Liquor taxes have fallen sharply in the first half of the fiscal year even as Kenya Revenue Authority and alcoholic beverage firms disagree on the cause.
The firms said sales have been falling since last September, blaming it on increased production of alcohol outside the Kenya Revenue Authority’s Excisable Goods Management System (EGMS) and sale of contraband, including banned sachet-packaged drinks from Uganda.
Increased illicit trade has included reported smuggling of ethanol into the country through the Tanzania border, which has hurt excise duty and value added tax estimated at Sh1 billion daily by the licensed manufacturers.
Commissioner for Domestic Taxes Benson Korongo, however, attributed the drop in revenue collection to drought-related shortage of molasses.
“Excise duty from locally produced spirits declined due to extended drought in the sugarcane producing areas which led to a shortage of molasses — a raw material for the production of raw spirit,” Mr Korongo said without disclosing the actual revenue collections.
“The consequence of which was increased importation of neutral spirit to 13 million litres.” One of the leading spirits distillers on January 16 provided a list of 18 firms — 14 of which have been cleared by KRA in the latest notice — claimed to be selling 205 and 250 millilitres of some of its gin, vodka and brandy products to distributors at between Sh70 and Sh75.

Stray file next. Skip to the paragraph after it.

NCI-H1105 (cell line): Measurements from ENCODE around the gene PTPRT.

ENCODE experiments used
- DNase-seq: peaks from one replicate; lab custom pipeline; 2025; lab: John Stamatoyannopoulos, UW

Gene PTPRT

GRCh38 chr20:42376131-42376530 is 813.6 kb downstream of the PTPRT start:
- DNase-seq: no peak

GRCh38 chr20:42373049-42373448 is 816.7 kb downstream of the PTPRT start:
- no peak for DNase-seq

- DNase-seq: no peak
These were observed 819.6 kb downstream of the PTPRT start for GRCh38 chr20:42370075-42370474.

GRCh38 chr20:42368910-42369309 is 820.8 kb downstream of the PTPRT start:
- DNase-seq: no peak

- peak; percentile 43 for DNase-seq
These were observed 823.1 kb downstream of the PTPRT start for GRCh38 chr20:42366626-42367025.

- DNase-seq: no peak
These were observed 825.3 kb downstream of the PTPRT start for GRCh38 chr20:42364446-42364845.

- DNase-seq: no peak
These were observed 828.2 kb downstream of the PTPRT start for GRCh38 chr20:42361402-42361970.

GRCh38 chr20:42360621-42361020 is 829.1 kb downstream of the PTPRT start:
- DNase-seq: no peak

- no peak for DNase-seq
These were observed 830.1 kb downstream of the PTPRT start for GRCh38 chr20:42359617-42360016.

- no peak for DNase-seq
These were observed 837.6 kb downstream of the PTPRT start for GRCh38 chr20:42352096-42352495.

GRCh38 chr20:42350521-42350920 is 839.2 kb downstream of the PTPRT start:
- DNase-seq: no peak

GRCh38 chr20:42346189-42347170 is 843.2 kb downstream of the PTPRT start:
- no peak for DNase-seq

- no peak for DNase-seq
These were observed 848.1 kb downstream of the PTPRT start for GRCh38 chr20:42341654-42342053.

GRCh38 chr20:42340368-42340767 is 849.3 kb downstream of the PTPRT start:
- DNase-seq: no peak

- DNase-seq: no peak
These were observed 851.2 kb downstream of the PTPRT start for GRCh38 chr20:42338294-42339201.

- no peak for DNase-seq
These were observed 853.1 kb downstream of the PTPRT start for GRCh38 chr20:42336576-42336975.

Officials of the Alcoholic Beverages Association of Kenya (Abak) said it was impossible to sell at those prices, citing the Sh200 excise duty per litre, VAT, Sh2.80 stamp duty and other costs such as packaging, branding and labour.
London Distillers on January 12 requested the KRA to halve the firm’s monthly payments, citing lower sales.
“Our sales have gone very low as there is a lot of counterfeits in the market. We are unable to pay Sh3 million per month and request the same to be reduced to Sh1.5 million,” the company wrote to KRA official Rose Wanjohi, saying that the taxman was losing Sh1 billion a month in possible tax revenue to illicit spirits.
Mr Korongo admitted that the taxman has in the past intercepted consignments smuggled in from Tanzania and has enhanced mechanisms for identification and interception of illicit alcohol through its mobile application dubbed Soma Label.
“We estimate that 50 per cent of all alcoholic beverages consumed in Kenya are informal and illicit,” ABAK chairman and corporate affairs manager at Kenya Wines Agency Ltd (Kwal) Gordon Mutugi said. “The government loses Sh30 billion in taxes to the trade in illicit brews.”